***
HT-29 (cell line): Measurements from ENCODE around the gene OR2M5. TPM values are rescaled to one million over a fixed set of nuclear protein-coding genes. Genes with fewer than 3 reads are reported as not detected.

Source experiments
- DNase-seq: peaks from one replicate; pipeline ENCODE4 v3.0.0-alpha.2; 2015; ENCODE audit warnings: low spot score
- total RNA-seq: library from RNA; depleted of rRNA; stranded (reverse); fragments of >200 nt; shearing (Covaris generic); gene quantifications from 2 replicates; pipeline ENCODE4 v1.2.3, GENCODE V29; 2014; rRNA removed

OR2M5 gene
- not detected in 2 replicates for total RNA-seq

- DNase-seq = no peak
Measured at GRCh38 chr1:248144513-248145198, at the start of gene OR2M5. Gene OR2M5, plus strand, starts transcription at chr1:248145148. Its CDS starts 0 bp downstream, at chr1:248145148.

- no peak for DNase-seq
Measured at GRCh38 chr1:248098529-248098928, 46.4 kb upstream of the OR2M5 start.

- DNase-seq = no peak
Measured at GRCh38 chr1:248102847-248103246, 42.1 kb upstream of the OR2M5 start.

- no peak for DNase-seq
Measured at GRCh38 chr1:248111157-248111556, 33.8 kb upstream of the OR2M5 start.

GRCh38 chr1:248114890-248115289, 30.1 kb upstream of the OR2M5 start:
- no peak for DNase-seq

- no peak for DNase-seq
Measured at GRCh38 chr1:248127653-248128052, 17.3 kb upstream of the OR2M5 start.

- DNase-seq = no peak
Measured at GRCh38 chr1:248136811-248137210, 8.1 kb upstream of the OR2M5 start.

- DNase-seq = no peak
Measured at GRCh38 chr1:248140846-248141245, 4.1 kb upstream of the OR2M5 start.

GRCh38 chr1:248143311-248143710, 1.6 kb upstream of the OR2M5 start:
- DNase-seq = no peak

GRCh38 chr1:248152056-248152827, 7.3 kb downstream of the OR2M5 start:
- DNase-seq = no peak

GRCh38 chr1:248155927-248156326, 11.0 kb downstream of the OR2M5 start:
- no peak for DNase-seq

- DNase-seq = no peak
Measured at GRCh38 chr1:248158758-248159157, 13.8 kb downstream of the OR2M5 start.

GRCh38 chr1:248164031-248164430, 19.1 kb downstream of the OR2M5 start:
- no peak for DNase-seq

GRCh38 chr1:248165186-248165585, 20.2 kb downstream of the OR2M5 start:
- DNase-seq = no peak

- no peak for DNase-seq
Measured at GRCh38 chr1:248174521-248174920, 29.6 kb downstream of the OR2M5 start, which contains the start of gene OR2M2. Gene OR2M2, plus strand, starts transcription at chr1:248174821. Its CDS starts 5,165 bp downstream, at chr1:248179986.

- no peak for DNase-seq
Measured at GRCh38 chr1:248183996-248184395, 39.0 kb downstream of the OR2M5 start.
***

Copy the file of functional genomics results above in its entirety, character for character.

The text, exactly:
HT-29 (cell line): Measurements from ENCODE around the gene OR2M5. TPM values are rescaled to one million over a fixed set of nuclear protein-coding genes. Genes with fewer than 3 reads are reported as not detected.

Source experiments
- DNase-seq: peaks from one replicate; pipeline ENCODE4 v3.0.0-alpha.2; 2015; ENCODE audit warnings: low spot score
- total RNA-seq: library from RNA; depleted of rRNA; stranded (reverse); fragments of >200 nt; shearing (Covaris generic); gene quantifications from 2 replicates; pipeline ENCODE4 v1.2.3, GENCODE V29; 2014; rRNA removed

OR2M5 gene
- not detected in 2 replicates for total RNA-seq

- DNase-seq = no peak
Measured at GRCh38 chr1:248144513-248145198, at the start of gene OR2M5. Gene OR2M5, plus strand, starts transcription at chr1:248145148. Its CDS starts 0 bp downstream, at chr1:248145148.

- no peak for DNase-seq
Measured at GRCh38 chr1:248098529-248098928, 46.4 kb upstream of the OR2M5 start.

- DNase-seq = no peak
Measured at GRCh38 chr1:248102847-248103246, 42.1 kb upstream of the OR2M5 start.

- no peak for DNase-seq
Measured at GRCh38 chr1:248111157-248111556, 33.8 kb upstream of the OR2M5 start.

GRCh38 chr1:248114890-248115289, 30.1 kb upstream of the OR2M5 start:
- no peak for DNase-seq

- no peak for DNase-seq
Measured at GRCh38 chr1:248127653-248128052, 17.3 kb upstream of the OR2M5 start.

- DNase-seq = no peak
Measured at GRCh38 chr1:248136811-248137210, 8.1 kb upstream of the OR2M5 start.

- DNase-seq = no peak
Measured at GRCh38 chr1:248140846-248141245, 4.1 kb upstream of the OR2M5 start.

GRCh38 chr1:248143311-248143710, 1.6 kb upstream of the OR2M5 start:
- DNase-seq = no peak

GRCh38 chr1:248152056-248152827, 7.3 kb downstream of the OR2M5 start:
- DNase-seq = no peak

GRCh38 chr1:248155927-248156326, 11.0 kb downstream of the OR2M5 start:
- no peak for DNase-seq

- DNase-seq = no peak
Measured at GRCh38 chr1:248158758-248159157, 13.8 kb downstream of the OR2M5 start.

GRCh38 chr1:248164031-248164430, 19.1 kb downstream of the OR2M5 start:
- no peak for DNase-seq

GRCh38 chr1:248165186-248165585, 20.2 kb downstream of the OR2M5 start:
- DNase-seq = no peak

- no peak for DNase-seq
Measured at GRCh38 chr1:248174521-248174920, 29.6 kb downstream of the OR2M5 start, which contains the start of gene OR2M2. Gene OR2M2, plus strand, starts transcription at chr1:248174821. Its CDS starts 5,165 bp downstream, at chr1:248179986.

- no peak for DNase-seq
Measured at GRCh38 chr1:248183996-248184395, 39.0 kb downstream of the OR2M5 start.